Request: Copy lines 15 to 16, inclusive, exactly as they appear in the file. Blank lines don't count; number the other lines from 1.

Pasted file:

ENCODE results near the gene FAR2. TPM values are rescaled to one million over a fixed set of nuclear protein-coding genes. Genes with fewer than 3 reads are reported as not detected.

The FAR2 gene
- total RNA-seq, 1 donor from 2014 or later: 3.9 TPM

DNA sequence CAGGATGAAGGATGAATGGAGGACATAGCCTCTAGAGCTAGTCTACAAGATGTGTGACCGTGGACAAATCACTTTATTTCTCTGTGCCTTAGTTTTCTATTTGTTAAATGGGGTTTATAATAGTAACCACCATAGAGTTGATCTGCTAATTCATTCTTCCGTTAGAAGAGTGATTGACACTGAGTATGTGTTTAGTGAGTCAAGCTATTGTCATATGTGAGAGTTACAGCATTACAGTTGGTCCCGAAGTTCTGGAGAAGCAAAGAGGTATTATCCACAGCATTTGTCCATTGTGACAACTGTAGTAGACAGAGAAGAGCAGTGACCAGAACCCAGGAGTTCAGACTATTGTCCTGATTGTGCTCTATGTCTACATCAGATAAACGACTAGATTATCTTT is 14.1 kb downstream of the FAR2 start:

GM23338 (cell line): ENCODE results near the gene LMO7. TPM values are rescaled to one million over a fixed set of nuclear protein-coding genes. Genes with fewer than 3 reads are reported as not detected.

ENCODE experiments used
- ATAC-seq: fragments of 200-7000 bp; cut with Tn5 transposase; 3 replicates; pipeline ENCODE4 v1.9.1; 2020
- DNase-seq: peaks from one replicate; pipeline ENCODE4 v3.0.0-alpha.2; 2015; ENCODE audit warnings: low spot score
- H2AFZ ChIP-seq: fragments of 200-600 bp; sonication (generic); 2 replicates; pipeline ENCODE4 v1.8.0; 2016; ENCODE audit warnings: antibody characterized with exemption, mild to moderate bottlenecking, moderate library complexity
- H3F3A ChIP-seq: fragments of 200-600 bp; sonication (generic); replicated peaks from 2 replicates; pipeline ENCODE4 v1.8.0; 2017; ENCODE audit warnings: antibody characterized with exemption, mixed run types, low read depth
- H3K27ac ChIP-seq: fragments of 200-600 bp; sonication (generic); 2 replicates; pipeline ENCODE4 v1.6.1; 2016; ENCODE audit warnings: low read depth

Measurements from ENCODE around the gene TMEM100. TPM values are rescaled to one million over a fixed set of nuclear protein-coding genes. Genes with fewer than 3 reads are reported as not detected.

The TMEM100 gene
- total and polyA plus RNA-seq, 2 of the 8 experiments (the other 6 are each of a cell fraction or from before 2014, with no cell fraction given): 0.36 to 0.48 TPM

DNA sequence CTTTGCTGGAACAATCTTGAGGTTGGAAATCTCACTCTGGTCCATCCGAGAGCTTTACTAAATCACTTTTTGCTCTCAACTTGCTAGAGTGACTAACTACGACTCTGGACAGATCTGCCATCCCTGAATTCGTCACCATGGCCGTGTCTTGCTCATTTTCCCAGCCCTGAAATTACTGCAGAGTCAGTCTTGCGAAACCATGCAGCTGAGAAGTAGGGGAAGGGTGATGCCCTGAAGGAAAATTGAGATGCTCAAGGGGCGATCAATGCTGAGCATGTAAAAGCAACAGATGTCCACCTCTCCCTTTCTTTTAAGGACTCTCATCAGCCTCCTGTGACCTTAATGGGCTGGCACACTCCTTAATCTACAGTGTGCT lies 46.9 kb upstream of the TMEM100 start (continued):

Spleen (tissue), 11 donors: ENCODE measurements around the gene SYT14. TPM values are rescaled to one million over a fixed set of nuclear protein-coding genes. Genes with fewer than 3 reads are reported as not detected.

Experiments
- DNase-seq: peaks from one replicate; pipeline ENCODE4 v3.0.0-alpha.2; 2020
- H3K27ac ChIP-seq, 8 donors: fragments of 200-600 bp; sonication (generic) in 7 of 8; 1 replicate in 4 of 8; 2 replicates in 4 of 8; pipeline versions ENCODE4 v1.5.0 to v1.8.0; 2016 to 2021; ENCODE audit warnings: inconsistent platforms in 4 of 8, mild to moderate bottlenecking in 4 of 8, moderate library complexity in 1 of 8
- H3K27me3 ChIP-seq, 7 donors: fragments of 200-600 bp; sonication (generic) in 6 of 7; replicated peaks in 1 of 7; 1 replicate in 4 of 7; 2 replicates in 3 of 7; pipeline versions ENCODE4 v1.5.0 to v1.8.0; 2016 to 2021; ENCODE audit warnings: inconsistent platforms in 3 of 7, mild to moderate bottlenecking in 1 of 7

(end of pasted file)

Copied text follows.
DNA sequence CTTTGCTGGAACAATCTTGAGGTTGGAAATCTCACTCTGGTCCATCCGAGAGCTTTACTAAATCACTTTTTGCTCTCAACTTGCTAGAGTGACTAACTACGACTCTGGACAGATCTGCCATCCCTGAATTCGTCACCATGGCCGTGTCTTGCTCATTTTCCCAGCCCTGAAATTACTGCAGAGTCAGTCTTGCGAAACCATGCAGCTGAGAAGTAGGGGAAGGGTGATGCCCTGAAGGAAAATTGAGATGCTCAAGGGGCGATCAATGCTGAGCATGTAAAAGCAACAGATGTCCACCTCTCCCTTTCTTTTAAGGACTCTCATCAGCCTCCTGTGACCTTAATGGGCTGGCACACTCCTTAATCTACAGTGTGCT lies 46.9 kb upstream of the TMEM100 start (continued):

Spleen (tissue), 11 donors: ENCODE measurements around the gene SYT14. TPM values are rescaled to one million over a fixed set of nuclear protein-coding genes. Genes with fewer than 3 reads are reported as not detected.